Traitor, hero, thief and champion of truth are some of the many labels given to former NSA whistleblower Edward Snowden, the subject of Oliver Stone’s latest biopic simply titled Snowden. Starring Joseph Gordon-Levitt, the film spans over a decade with Snowden becoming a behind the scenes darling in the government through his work in the cyber field. The story is definitely an intriguing one with an abundance of grey area, which could set up a discussion after viewing as to what actions were right and which were wrong concerning the safety of our country.
Unfortunately, for a movie about the juicy secrets the government has been keeping from its citizens, Snowden is quite a boring take on a man who risked everything to present the truth for apparent zero personal gain. A patriot to some, a traitor to others seems like a subject ripe for the Oliver Stone treatment, but Snowden the man lacks excitement. Joseph Gordon-Levitt brings the central figure to life, but there’s not much charisma in the real life individual to begin with which hurts the viewing experience. Snowden is a wet blanket in terms of plot momentum and a hero (or villain) that is hard to get behind since his enthusiasm level is very low as he blows up his life for what he deems just and right.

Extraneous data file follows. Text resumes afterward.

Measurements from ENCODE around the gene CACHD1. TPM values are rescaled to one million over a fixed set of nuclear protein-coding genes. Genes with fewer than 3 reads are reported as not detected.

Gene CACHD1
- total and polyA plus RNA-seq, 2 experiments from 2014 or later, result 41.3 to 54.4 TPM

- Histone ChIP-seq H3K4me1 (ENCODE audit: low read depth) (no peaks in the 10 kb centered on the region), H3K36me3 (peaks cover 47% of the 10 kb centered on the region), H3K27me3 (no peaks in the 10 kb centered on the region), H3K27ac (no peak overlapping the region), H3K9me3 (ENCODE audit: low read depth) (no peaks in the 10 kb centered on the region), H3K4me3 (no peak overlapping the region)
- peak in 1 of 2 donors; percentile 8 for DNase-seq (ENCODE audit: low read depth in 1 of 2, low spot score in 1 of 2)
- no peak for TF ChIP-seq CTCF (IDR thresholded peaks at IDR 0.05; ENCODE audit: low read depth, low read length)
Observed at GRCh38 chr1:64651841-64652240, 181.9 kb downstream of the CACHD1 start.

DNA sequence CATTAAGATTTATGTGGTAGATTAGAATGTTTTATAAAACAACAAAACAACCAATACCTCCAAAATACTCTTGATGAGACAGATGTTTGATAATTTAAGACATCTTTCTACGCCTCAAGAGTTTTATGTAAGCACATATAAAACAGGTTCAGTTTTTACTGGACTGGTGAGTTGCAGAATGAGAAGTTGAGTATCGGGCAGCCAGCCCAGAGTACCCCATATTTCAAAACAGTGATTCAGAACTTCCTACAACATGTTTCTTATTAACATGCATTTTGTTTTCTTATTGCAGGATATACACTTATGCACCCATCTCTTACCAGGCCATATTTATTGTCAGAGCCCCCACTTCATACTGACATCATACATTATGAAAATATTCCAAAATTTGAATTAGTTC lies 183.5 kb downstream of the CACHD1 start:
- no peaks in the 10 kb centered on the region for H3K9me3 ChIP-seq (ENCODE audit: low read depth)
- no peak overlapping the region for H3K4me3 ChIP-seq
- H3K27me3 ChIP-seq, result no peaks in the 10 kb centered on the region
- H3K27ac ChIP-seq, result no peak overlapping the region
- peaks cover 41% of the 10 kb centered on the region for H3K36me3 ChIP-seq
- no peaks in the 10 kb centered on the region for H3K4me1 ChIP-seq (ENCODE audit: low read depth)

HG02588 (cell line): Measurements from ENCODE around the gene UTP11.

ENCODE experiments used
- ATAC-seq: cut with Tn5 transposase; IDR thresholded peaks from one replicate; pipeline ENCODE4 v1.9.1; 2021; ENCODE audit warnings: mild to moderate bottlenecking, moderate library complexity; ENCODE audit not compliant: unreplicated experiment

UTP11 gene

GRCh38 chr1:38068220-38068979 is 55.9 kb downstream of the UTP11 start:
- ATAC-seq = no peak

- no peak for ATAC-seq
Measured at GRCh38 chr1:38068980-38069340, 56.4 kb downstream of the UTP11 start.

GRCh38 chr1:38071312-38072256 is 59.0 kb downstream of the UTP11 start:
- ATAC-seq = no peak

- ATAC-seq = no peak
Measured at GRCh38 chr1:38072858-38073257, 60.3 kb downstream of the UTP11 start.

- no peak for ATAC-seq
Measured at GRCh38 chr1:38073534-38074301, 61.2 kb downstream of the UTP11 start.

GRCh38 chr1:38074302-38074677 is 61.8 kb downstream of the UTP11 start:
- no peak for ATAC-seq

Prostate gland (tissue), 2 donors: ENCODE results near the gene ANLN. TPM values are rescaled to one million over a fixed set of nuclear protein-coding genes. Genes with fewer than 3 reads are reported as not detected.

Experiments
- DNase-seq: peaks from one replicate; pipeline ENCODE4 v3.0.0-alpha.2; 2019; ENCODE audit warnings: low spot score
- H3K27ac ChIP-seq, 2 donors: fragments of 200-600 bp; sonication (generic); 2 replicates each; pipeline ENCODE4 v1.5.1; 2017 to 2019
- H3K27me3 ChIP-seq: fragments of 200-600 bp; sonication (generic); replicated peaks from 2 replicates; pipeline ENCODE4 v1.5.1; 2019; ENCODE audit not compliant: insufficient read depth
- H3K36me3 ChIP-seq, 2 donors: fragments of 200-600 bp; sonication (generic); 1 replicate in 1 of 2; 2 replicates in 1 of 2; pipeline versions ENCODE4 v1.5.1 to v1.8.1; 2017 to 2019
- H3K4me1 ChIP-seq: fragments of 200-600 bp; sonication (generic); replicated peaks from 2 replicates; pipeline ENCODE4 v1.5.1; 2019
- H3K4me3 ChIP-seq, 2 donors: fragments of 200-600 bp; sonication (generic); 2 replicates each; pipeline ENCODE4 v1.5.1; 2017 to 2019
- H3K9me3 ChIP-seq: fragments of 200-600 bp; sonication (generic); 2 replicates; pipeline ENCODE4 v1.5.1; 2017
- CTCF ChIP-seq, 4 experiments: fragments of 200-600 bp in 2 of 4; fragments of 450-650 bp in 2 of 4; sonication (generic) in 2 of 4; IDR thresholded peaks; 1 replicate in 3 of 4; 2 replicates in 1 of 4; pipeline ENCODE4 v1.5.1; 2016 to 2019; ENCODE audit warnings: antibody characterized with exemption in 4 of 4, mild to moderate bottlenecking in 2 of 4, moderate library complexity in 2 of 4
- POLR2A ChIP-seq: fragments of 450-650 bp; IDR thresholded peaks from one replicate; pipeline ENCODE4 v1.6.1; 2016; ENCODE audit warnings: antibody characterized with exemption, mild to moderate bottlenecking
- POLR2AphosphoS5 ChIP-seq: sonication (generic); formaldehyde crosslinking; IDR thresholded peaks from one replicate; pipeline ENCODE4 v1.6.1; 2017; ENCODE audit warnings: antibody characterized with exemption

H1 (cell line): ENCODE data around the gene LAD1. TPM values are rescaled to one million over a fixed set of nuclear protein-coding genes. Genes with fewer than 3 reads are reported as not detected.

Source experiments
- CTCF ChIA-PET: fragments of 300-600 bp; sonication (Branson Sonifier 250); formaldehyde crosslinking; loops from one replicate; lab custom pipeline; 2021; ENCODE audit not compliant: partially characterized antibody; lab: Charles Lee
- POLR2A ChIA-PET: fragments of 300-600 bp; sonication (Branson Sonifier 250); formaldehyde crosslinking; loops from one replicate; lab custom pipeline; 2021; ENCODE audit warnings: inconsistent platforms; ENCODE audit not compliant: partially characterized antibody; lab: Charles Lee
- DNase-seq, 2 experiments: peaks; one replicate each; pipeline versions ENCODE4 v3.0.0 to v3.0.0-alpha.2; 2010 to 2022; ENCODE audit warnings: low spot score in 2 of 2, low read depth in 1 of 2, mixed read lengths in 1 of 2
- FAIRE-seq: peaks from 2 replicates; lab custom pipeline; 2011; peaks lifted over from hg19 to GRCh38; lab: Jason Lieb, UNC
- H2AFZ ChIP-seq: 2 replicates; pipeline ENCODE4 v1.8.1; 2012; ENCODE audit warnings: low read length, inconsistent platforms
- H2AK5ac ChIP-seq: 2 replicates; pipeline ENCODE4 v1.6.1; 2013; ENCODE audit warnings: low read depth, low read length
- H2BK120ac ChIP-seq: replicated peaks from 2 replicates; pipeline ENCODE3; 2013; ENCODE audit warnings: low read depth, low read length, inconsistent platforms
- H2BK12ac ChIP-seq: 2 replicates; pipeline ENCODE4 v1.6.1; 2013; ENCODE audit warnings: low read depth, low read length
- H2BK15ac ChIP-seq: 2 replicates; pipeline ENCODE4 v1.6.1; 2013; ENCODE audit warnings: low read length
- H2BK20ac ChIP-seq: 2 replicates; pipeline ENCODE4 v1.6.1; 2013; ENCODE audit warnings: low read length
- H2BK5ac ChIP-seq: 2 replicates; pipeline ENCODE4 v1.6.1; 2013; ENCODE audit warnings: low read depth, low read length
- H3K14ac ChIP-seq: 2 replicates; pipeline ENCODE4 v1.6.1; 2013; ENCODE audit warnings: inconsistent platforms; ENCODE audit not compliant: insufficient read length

Besides the bland personality in the form of Edward, Director Oliver Stone is all over the place as he unravels the drama at hand. You only get a small slice of Edward’s time in the Army and from there you jump from job to job along with Snowden until the leaking of the documents. Stone chooses not to focus on the more interesting aspects of the scandal such as government officials and their involvement in spying on Americans in favor of Snowden’s boring love life with his clueless girlfriend Lindsay Mills played by Shailene Woodley. Gordon-Levitt doesn’t share much chemistry with Woodley and their uninspired scenes together is a prime example of what is wrong with Snowden.
After watching Snowden, it’s obvious to understand why the film’s release date was pushed back numerous times. The decision to focus on the least exciting parts of Snowden’s life instead of the controversial aftermath that ensued after the leaks is what turns this incredible story into a dud of a movie. You feel every second of the film’s 2 hour and 18 minute running time as Snowden bounces from place to place with nothing for the audience to get invigorated about along the way. It’s too bad director Oliver Stone doesn’t capitalize on the thought-provoking material when presenting the man and his perceived patriotism in Snowden.
Overall, I give Snowden 1.75 out of 4 stars.
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